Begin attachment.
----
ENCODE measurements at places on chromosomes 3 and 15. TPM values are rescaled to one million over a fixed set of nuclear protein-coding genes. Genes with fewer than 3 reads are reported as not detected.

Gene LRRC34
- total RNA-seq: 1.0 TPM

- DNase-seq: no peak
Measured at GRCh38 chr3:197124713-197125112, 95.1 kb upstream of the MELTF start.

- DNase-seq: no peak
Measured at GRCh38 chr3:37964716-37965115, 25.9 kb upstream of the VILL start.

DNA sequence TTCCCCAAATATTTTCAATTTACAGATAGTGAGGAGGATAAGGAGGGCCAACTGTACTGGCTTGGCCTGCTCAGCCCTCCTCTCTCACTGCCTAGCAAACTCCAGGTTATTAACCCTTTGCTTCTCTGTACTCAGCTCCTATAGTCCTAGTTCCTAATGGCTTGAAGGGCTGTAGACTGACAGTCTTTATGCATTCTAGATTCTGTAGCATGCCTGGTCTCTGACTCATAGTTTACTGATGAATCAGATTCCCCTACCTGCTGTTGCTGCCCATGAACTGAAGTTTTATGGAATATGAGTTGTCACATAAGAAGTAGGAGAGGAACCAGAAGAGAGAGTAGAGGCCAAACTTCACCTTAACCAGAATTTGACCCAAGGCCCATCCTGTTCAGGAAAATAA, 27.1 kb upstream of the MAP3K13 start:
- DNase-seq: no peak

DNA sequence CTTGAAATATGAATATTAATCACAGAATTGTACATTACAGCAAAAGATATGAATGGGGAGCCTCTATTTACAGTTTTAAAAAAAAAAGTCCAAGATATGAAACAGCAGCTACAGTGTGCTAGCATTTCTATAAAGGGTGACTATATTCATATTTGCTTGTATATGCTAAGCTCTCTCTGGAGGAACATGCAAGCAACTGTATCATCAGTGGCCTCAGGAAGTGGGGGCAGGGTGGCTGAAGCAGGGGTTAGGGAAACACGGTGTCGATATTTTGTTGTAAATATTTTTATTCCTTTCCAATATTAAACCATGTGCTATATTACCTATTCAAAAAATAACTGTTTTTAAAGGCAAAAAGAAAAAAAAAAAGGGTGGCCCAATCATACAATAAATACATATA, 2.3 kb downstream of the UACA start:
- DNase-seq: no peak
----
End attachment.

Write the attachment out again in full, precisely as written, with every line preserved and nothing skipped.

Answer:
ENCODE measurements at places on chromosomes 3 and 15. TPM values are rescaled to one million over a fixed set of nuclear protein-coding genes. Genes with fewer than 3 reads are reported as not detected.

Gene LRRC34
- total RNA-seq: 1.0 TPM

- DNase-seq: no peak
Measured at GRCh38 chr3:197124713-197125112, 95.1 kb upstream of the MELTF start.

- DNase-seq: no peak
Measured at GRCh38 chr3:37964716-37965115, 25.9 kb upstream of the VILL start.

DNA sequence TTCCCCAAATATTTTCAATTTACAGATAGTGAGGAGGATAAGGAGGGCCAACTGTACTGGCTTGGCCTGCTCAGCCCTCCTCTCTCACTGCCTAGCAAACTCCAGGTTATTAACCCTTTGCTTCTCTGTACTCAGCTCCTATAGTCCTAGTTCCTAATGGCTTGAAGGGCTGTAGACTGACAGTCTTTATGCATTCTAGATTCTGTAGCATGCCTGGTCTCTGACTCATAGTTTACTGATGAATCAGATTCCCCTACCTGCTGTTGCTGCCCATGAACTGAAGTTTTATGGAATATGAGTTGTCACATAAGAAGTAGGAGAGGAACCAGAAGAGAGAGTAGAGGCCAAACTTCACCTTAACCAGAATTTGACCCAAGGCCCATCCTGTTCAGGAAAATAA, 27.1 kb upstream of the MAP3K13 start:
- DNase-seq: no peak

DNA sequence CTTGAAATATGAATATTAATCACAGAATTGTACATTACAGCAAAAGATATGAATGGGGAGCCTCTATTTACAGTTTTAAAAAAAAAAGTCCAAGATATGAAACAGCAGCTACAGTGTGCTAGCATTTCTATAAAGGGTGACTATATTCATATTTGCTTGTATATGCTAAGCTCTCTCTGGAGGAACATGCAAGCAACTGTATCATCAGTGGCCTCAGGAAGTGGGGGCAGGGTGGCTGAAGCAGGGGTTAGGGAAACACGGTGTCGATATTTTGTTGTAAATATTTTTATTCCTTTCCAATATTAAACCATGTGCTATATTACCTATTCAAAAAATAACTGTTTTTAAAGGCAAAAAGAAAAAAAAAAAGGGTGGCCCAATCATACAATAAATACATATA, 2.3 kb downstream of the UACA start:
- DNase-seq: no peak